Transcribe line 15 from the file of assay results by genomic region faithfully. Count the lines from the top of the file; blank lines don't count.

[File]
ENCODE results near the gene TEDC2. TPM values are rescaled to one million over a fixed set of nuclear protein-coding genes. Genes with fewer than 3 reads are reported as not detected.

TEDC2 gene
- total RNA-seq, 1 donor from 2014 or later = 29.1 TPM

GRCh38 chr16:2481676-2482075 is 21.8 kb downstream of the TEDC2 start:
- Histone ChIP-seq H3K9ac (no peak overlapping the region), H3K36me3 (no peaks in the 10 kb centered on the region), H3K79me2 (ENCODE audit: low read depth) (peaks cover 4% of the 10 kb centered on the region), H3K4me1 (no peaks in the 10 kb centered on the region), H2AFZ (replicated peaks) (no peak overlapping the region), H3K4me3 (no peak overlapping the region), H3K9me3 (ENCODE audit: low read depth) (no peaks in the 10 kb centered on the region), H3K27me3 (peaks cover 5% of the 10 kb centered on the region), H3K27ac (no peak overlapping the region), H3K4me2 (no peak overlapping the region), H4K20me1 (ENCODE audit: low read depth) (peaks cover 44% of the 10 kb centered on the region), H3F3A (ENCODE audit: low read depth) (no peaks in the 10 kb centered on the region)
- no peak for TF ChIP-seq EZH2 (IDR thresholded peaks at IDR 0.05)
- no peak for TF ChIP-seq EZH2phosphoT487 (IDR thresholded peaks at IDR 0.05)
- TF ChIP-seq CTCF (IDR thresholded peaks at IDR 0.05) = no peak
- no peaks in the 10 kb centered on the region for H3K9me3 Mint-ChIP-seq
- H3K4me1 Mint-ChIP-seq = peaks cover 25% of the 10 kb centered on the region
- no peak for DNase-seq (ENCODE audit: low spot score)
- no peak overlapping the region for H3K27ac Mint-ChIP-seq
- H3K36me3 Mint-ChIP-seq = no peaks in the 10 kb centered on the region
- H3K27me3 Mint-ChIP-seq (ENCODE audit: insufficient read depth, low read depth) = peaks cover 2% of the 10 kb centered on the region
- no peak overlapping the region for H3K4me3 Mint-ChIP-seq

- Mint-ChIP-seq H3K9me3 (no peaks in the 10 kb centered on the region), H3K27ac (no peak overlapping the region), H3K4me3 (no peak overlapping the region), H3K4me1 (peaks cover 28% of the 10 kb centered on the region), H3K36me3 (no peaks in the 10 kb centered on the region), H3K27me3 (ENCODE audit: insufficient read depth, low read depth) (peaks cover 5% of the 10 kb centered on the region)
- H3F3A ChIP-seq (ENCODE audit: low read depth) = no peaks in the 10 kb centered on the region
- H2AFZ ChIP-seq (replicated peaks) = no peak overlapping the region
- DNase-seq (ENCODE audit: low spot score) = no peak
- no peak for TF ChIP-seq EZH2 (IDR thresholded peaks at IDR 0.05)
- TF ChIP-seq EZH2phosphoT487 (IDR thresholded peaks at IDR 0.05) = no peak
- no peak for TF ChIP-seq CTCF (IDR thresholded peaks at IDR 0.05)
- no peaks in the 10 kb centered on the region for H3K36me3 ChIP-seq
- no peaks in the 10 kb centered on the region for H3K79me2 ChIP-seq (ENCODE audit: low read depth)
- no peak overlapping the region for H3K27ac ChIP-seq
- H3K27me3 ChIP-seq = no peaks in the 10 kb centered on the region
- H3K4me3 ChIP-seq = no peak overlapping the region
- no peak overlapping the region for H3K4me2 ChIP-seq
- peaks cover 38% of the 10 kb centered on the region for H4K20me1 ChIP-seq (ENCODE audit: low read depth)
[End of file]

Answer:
- no peak overlapping the region for H3K4me3 Mint-ChIP-seq